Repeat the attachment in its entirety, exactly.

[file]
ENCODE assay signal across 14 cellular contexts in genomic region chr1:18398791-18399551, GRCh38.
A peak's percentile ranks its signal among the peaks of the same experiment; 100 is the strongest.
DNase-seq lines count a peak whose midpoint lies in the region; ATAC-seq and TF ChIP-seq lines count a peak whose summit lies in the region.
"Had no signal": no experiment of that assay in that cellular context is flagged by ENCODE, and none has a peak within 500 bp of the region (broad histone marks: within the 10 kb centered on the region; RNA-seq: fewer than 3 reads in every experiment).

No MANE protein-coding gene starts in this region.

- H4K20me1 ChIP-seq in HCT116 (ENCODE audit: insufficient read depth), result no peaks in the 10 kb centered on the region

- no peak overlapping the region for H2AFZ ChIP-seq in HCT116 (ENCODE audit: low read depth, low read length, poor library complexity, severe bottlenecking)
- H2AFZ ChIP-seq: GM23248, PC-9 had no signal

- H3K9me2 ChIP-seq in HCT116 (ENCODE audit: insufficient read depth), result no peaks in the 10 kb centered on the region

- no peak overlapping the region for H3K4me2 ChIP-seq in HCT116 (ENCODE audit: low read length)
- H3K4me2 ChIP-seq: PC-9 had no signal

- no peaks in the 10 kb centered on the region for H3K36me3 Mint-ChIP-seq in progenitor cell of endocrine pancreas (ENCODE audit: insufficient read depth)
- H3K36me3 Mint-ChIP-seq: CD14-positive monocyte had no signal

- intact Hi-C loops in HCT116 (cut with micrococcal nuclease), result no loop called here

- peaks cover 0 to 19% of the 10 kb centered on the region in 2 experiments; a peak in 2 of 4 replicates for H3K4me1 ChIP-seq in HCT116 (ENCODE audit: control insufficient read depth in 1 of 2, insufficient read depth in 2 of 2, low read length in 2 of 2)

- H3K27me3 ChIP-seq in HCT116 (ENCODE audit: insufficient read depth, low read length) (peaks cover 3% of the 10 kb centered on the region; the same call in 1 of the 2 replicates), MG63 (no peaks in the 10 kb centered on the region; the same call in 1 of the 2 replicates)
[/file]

ENCODE assay signal across 14 cellular contexts in genomic region chr1:18398791-18399551, GRCh38.
A peak's percentile ranks its signal among the peaks of the same experiment; 100 is the strongest.
DNase-seq lines count a peak whose midpoint lies in the region; ATAC-seq and TF ChIP-seq lines count a peak whose summit lies in the region.
"Had no signal": no experiment of that assay in that cellular context is flagged by ENCODE, and none has a peak within 500 bp of the region (broad histone marks: within the 10 kb centered on the region; RNA-seq: fewer than 3 reads in every experiment).

No MANE protein-coding gene starts in this region.

- H4K20me1 ChIP-seq in HCT116 (ENCODE audit: insufficient read depth), result no peaks in the 10 kb centered on the region

- no peak overlapping the region for H2AFZ ChIP-seq in HCT116 (ENCODE audit: low read depth, low read length, poor library complexity, severe bottlenecking)
- H2AFZ ChIP-seq: GM23248, PC-9 had no signal

- H3K9me2 ChIP-seq in HCT116 (ENCODE audit: insufficient read depth), result no peaks in the 10 kb centered on the region

- no peak overlapping the region for H3K4me2 ChIP-seq in HCT116 (ENCODE audit: low read length)
- H3K4me2 ChIP-seq: PC-9 had no signal

- no peaks in the 10 kb centered on the region for H3K36me3 Mint-ChIP-seq in progenitor cell of endocrine pancreas (ENCODE audit: insufficient read depth)
- H3K36me3 Mint-ChIP-seq: CD14-positive monocyte had no signal

- intact Hi-C loops in HCT116 (cut with micrococcal nuclease), result no loop called here

- peaks cover 0 to 19% of the 10 kb centered on the region in 2 experiments; a peak in 2 of 4 replicates for H3K4me1 ChIP-seq in HCT116 (ENCODE audit: control insufficient read depth in 1 of 2, insufficient read depth in 2 of 2, low read length in 2 of 2)

- H3K27me3 ChIP-seq in HCT116 (ENCODE audit: insufficient read depth, low read length) (peaks cover 3% of the 10 kb centered on the region; the same call in 1 of the 2 replicates), MG63 (no peaks in the 10 kb centered on the region; the same call in 1 of the 2 replicates)